Project Euler Problem 27 Statement
Euler published the remarkable quadratic formula:
n² + n + 41
It turns out that the formula will produce 40 primes for the consecutive values n = 0 to 39. However, when n = 40, 402 + 40 + 41 = 40(40 + 1) + 41 is divisible by 41, and certainly when n = 41, 41² + 41 + 41 is clearly divisible by 41.
Considering quadratics of the form:
n² + an + b, where |a| < 1000 and |b| < 1000, where |n| is the modulus/absolute value of n
e.g. |11| = 11 and |−4| = 4
Find the product of the coefficients, a and b, for the quadratic expression that produces the maximum number of primes for consecutive values of n, starting with n = 0.
Note: The quadratic formula needs only to generate prime numbers, not necessarily unique nor consecutive prime numbers.
This problem is wanting us to find two coefficients, a and b, for a quadratic expression,
Using a simple iteration of a and b over their range will produce a result for this specific problem, but takes too long for the more complex inquiry from HackerRank.
There are a few observations that will help improve performance.
b has to be prime
The problem requires our n to start at 0, and since we are looking for prime numbers with consecutive values of n, our first result from a quadratic expression would be 02 – 0 + b, which evaluates simply to b. So b has to be positive, prime and less than 1000 (for this problem), which helps reduce the search space significantly.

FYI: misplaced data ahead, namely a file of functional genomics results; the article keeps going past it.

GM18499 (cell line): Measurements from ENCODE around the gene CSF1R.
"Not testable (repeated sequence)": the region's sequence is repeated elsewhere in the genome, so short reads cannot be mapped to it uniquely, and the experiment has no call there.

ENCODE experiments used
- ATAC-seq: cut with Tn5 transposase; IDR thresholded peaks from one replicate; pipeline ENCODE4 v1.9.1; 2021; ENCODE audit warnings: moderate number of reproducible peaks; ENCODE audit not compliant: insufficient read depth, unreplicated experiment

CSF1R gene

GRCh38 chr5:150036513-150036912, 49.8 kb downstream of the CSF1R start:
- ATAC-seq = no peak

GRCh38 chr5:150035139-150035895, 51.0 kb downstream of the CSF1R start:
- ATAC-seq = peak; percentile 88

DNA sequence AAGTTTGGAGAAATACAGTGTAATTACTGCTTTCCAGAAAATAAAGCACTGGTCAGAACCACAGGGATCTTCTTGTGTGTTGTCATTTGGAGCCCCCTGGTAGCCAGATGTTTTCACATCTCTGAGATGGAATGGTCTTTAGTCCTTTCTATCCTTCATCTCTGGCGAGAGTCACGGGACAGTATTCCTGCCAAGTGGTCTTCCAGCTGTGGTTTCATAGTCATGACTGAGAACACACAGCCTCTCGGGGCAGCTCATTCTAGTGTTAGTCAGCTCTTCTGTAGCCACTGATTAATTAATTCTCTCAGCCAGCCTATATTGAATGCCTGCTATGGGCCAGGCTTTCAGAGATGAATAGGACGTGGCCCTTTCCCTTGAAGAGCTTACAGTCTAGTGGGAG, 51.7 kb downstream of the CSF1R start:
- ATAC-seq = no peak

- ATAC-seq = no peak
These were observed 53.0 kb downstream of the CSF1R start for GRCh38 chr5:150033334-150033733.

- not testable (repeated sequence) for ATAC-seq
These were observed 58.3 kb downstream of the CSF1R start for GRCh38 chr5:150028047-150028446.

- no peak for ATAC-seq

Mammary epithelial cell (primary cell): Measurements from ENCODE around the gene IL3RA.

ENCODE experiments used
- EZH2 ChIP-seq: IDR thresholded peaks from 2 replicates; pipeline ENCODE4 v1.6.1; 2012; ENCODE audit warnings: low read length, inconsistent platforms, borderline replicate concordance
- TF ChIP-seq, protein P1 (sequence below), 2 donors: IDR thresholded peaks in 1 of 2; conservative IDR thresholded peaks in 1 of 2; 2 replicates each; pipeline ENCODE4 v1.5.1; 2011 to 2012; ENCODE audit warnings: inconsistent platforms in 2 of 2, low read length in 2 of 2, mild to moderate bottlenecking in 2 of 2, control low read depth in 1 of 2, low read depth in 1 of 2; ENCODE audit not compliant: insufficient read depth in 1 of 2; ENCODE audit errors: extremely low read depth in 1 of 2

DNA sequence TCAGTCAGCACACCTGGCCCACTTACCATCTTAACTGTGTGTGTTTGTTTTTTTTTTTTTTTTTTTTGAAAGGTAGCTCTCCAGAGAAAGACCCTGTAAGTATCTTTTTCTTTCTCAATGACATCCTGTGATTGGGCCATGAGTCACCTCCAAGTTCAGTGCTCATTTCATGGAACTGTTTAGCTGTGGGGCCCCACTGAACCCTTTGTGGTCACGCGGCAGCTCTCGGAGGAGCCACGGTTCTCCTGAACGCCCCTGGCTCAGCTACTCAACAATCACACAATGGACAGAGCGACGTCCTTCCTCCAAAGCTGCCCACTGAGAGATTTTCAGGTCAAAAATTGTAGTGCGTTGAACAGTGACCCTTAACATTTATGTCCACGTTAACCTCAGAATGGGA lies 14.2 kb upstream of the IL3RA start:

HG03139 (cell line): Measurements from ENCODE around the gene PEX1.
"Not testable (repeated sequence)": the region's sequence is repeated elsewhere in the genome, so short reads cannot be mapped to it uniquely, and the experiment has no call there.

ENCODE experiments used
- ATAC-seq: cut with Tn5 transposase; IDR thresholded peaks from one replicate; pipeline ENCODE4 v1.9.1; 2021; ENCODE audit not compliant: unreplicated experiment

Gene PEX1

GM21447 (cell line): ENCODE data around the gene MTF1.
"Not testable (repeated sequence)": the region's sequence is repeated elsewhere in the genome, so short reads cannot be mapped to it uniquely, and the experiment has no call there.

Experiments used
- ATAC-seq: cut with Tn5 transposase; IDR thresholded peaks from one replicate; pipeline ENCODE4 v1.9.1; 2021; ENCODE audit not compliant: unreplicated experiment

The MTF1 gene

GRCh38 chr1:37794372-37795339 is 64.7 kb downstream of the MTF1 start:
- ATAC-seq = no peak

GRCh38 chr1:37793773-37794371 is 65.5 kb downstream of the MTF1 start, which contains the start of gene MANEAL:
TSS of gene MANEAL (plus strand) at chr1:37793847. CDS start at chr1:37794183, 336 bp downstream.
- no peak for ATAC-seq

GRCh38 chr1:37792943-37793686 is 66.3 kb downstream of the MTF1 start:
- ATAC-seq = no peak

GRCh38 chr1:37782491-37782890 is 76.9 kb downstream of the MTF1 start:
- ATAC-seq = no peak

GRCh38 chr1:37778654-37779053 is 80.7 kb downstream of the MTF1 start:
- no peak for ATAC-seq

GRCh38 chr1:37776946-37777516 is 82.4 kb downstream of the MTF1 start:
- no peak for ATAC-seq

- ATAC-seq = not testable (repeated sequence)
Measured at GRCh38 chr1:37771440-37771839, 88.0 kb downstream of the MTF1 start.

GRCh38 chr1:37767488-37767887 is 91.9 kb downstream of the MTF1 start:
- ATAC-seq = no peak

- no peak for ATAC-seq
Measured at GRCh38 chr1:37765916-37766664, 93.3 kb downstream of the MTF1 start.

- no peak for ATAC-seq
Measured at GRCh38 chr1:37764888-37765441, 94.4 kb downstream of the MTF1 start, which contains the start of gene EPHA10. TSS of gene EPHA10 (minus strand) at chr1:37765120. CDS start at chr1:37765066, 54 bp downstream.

Additionally, we can now start
n at 1 since we know the first outcome is guaranteed prime. Our sieve,
prime_sieve(L), generates primes less than
L. Adding 1 to our limit, guarantees
L gets included should it be a prime number.
The prime number 2 is excluded from the possible starting primes as it evaluates to an even number after 1 or 2 iterations.
1-a+b must be odd and possibly prime
If you further consider when n=1, then the expression becomes 1-a+b or 1+a+b, which must always be evaluated to an odd number to yield a possible prime. We know b will always be an odd prime so 1+b will be even. We can now infer that a must be odd and |a| < b.
HackerRank's Project Euler 27 adds the constraint that the coefficients a and b are in the range [-2000,-42] U [42,2000]. The positive constraint on a and b can be ignored, as we previously established, effectively halving the search range. We are asked to print the two coefficients a and b instead of the product of a and b as the original problem required.
HackerRank simply changes the 1000 limit to any N, where 42 ≤ N ≤ 2000.
Python Source Code
from Euler import prime_sieve, is_prime L = int(input()) nmax = 0 for b in prime_sieve(L+1)[1:]: #start with prime number 3 for a in range(-b+2, 0, 2): n = 1 while is_prime(n*n + a*n + b): n += 1 if n>nmax: nmax, p = n, (a,b) print (p,p)
- Look at the repl.it for the